Meyers compares her work as a social scientist to the work of modelers explaining that like scientific modeling, laboratory ethnography is also a “rendering practice” in that it aims at making visible and “amplifying” practices, ideas, “subjectivities, sentiments, and values” that are not always so visible to outsiders or insiders within the field of science. Meyers acknowledges that just as is true of scientific rendering, ethnographic rendering animates some aspects but not others, it is always a subjective process. Making this clear she is motivated by a curiosity about “what is possible to see, feel and know about scientific practice and the living world”.

I am also interested in how scientists working in the field of biotech research relate personally and professionally to the work they do and how this fits into a larger landscape of Research and Development in South Africa and in turn globally. I hope that in engaging in this research I am able to try and render narratives about social-ecological relationships at play within the R&D space – between researchers and seed and the agro-ecological systems that this seed will be used in (here my specific interest is in small-scale farming systems here in South Africa). At the same time, I am especially interested in asking questions about the changing nature of these agri/cultural systems with the introduction of hybrid seed varieties and the introduction of GM seeds. I also hope that in doing this I am able to build up a picture about the kinds of knowing and knowledge that are valued within the debates on the use of GM seed.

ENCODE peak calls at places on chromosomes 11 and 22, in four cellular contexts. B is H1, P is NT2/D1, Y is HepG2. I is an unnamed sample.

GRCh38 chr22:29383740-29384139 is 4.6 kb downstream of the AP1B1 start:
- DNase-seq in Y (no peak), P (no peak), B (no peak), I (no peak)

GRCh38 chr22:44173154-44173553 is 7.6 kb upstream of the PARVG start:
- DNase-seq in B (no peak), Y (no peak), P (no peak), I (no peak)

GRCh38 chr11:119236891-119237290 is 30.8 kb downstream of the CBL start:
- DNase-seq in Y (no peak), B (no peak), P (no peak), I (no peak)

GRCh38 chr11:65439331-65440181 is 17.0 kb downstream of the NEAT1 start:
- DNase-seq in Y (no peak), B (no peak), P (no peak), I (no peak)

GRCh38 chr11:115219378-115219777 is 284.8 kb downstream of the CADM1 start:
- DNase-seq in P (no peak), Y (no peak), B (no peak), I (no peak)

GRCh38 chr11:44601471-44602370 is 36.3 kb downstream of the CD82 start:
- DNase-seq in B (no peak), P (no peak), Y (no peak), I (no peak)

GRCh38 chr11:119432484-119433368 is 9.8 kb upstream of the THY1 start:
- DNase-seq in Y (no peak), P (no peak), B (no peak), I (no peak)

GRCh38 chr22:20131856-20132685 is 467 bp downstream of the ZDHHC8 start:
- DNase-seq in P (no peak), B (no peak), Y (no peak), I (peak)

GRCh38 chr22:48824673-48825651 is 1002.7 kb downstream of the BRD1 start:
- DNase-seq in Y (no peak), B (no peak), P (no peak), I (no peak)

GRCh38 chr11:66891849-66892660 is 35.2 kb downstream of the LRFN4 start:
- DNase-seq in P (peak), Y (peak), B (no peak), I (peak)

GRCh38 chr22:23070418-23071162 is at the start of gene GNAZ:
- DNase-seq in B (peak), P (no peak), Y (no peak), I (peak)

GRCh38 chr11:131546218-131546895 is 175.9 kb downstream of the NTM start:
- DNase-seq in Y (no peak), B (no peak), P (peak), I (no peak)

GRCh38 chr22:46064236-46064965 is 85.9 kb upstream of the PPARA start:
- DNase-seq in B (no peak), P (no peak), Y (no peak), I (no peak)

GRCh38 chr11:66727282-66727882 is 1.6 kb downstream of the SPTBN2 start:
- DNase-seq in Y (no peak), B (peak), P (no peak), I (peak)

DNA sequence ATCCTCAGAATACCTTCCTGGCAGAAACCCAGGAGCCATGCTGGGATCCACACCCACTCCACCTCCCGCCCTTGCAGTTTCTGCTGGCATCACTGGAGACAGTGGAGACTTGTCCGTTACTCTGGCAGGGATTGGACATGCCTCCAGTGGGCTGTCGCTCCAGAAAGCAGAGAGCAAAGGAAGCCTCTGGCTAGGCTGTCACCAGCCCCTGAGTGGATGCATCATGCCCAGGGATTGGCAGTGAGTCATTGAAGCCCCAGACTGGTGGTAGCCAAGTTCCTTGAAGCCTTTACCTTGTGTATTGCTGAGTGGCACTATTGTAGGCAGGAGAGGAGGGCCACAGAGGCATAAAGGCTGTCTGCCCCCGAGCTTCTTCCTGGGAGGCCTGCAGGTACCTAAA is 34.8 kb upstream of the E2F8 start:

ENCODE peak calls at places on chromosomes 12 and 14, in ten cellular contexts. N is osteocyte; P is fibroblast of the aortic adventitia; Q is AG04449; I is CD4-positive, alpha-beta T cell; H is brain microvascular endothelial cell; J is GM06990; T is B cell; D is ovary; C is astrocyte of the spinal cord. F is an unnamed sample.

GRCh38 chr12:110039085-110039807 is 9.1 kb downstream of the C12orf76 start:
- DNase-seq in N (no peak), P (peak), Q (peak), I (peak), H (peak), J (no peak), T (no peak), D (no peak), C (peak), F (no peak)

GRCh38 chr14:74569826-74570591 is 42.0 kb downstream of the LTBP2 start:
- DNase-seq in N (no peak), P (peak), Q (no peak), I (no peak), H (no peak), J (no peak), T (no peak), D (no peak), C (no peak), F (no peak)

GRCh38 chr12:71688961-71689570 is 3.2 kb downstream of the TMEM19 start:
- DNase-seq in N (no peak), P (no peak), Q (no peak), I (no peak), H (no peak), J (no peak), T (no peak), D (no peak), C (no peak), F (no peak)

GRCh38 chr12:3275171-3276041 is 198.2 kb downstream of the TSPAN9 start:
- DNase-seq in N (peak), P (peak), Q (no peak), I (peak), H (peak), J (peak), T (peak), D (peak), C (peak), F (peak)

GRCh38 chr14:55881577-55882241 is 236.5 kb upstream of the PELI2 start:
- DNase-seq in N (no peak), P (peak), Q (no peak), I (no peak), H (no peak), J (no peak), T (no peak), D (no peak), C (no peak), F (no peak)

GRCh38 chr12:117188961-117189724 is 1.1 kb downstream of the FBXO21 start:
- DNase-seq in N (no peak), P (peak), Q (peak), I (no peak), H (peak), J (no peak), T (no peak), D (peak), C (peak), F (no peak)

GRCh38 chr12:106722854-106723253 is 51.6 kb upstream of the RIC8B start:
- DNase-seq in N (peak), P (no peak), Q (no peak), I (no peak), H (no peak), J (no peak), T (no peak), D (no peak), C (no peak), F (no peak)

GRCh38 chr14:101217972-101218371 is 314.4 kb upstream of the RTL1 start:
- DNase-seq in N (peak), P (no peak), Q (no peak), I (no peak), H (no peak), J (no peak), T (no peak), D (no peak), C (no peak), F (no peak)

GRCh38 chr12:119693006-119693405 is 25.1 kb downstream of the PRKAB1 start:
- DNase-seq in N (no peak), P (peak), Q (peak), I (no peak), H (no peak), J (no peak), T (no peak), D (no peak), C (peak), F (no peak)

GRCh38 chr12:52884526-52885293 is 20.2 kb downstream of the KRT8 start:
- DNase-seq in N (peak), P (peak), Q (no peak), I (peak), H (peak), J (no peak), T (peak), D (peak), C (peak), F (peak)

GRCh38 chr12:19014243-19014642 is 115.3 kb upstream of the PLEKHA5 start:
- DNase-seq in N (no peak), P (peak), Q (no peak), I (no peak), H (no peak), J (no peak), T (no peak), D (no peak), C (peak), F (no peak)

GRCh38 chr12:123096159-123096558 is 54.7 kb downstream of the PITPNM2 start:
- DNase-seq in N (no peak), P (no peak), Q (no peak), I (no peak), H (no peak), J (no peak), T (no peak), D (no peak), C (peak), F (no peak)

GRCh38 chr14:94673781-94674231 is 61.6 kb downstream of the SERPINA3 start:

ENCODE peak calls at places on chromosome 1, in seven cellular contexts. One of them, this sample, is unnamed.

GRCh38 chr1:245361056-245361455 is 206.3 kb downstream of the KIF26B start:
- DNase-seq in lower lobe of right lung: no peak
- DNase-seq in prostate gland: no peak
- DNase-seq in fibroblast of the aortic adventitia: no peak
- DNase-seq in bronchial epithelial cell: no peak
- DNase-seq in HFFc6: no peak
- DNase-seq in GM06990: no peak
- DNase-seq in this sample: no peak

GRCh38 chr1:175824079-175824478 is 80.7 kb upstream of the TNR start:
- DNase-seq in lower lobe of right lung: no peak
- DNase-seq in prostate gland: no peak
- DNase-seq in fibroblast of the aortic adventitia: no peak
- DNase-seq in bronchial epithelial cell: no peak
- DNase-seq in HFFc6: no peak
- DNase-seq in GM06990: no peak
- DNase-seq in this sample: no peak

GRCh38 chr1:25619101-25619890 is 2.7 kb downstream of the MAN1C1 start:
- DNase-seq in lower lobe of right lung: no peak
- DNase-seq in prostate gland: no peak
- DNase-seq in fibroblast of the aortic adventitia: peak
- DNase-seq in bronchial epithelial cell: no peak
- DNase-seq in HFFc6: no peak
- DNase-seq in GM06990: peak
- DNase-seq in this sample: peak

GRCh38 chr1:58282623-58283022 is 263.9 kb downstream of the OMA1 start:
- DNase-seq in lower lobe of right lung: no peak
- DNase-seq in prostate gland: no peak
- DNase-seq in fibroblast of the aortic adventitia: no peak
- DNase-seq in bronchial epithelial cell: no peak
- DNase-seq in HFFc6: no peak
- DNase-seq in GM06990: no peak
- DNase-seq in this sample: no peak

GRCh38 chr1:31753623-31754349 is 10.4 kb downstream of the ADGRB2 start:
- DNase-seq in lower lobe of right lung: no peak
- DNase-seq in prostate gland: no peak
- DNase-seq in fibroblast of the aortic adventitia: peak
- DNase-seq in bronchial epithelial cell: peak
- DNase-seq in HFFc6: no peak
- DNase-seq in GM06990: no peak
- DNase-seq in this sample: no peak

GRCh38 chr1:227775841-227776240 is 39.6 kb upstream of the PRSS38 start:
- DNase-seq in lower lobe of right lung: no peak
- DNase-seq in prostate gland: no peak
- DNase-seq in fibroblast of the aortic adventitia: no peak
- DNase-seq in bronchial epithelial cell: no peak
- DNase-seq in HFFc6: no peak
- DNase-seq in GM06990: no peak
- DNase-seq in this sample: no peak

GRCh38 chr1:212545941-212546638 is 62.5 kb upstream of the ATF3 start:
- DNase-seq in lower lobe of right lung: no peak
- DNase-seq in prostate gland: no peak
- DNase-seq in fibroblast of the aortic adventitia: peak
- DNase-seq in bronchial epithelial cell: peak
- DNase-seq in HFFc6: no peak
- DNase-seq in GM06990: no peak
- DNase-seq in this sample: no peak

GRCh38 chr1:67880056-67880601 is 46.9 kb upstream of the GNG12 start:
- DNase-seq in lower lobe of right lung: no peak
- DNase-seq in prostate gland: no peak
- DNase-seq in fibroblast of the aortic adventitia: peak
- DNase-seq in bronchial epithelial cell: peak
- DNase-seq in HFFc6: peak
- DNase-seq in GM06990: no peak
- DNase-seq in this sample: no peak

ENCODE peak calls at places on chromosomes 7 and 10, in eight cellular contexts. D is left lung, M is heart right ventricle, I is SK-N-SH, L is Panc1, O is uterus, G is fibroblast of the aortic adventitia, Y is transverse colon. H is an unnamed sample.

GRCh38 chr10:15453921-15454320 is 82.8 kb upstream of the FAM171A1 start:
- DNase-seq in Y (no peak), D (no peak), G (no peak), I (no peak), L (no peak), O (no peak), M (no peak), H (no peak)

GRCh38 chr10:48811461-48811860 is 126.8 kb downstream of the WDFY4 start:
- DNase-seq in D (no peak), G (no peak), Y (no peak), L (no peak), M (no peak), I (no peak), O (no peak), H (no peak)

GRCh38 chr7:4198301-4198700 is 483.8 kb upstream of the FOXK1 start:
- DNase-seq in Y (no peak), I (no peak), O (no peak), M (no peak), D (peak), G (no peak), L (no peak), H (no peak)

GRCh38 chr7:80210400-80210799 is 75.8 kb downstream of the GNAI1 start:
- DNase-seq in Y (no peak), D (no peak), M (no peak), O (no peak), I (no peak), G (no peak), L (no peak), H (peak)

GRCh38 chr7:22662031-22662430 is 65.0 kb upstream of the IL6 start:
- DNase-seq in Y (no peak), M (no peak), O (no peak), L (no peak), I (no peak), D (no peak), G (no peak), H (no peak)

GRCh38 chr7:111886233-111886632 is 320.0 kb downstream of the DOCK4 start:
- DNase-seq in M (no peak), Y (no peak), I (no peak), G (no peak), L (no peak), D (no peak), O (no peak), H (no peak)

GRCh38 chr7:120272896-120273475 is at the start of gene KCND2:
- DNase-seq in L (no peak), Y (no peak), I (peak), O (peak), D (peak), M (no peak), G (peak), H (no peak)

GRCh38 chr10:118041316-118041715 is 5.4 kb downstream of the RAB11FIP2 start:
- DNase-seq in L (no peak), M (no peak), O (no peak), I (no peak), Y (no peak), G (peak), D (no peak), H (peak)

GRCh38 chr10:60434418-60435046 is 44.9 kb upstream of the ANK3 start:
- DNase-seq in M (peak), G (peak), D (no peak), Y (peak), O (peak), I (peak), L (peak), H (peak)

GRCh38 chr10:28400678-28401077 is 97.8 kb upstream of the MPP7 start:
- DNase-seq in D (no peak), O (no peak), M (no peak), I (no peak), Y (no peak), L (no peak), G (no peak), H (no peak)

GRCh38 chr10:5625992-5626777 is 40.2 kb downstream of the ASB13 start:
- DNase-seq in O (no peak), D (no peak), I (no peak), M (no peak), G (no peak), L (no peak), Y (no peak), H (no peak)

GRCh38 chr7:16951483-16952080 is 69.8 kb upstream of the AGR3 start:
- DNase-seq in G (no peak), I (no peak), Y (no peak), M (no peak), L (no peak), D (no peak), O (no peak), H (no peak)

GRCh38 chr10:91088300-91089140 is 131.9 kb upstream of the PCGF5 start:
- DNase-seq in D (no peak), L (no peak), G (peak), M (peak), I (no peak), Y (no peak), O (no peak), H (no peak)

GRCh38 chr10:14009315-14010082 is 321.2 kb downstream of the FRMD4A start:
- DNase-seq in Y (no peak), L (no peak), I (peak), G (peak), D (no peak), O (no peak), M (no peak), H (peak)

Some weeks ago I attended the Annual conference of South African Association of Botanists. This was an opportunity for me to experience some presentations made by botanists on their work. A number of scientists presented within a food security panel on their work around genetic modification. An overarching theme was how to modify agricultural plants to be more stress resistant to drought, salinity and pests. A number were working on maize research. It was a  chance as a social scientist to  immerse myself in the making of scientific discourse and sharing of knowledge.